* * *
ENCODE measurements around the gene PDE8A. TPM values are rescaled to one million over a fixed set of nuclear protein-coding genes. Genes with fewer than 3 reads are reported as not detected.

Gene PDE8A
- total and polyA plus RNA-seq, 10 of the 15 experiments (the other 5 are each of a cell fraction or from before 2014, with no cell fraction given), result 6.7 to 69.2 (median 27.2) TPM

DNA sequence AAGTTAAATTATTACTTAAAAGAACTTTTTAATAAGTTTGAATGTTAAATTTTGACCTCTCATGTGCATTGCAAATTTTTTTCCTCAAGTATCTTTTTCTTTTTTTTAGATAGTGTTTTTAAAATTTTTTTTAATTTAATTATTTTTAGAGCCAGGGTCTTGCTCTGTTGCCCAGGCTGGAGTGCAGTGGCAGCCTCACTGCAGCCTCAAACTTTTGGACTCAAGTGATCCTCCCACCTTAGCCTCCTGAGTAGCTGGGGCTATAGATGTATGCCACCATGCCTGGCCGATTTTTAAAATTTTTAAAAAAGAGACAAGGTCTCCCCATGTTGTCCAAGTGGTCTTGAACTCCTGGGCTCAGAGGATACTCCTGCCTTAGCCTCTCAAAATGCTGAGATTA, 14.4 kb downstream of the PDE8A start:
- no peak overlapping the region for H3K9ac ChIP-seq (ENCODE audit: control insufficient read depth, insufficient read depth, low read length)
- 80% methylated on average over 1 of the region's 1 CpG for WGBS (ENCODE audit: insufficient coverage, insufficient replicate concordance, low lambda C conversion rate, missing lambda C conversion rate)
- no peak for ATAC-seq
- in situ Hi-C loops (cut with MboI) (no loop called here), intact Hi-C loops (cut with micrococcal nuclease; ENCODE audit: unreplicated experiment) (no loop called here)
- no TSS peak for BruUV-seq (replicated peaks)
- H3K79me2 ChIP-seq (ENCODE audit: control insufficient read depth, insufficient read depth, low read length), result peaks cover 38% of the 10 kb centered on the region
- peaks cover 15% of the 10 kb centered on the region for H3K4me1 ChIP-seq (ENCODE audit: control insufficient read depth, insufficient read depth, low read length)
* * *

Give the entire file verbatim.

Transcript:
ENCODE measurements around the gene PDE8A. TPM values are rescaled to one million over a fixed set of nuclear protein-coding genes. Genes with fewer than 3 reads are reported as not detected.

Gene PDE8A
- total and polyA plus RNA-seq, 10 of the 15 experiments (the other 5 are each of a cell fraction or from before 2014, with no cell fraction given), result 6.7 to 69.2 (median 27.2) TPM

DNA sequence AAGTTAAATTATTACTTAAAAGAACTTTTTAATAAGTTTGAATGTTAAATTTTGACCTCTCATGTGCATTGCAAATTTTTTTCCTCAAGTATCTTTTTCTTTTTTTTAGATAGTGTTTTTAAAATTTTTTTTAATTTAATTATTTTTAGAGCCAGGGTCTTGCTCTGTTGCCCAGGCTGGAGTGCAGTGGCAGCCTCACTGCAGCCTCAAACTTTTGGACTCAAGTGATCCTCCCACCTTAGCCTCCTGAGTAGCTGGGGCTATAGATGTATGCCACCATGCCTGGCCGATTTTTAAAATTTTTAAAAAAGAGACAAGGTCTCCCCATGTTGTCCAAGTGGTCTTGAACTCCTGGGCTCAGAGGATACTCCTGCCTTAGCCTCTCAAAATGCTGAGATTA, 14.4 kb downstream of the PDE8A start:
- no peak overlapping the region for H3K9ac ChIP-seq (ENCODE audit: control insufficient read depth, insufficient read depth, low read length)
- 80% methylated on average over 1 of the region's 1 CpG for WGBS (ENCODE audit: insufficient coverage, insufficient replicate concordance, low lambda C conversion rate, missing lambda C conversion rate)
- no peak for ATAC-seq
- in situ Hi-C loops (cut with MboI) (no loop called here), intact Hi-C loops (cut with micrococcal nuclease; ENCODE audit: unreplicated experiment) (no loop called here)
- no TSS peak for BruUV-seq (replicated peaks)
- H3K79me2 ChIP-seq (ENCODE audit: control insufficient read depth, insufficient read depth, low read length), result peaks cover 38% of the 10 kb centered on the region
- peaks cover 15% of the 10 kb centered on the region for H3K4me1 ChIP-seq (ENCODE audit: control insufficient read depth, insufficient read depth, low read length)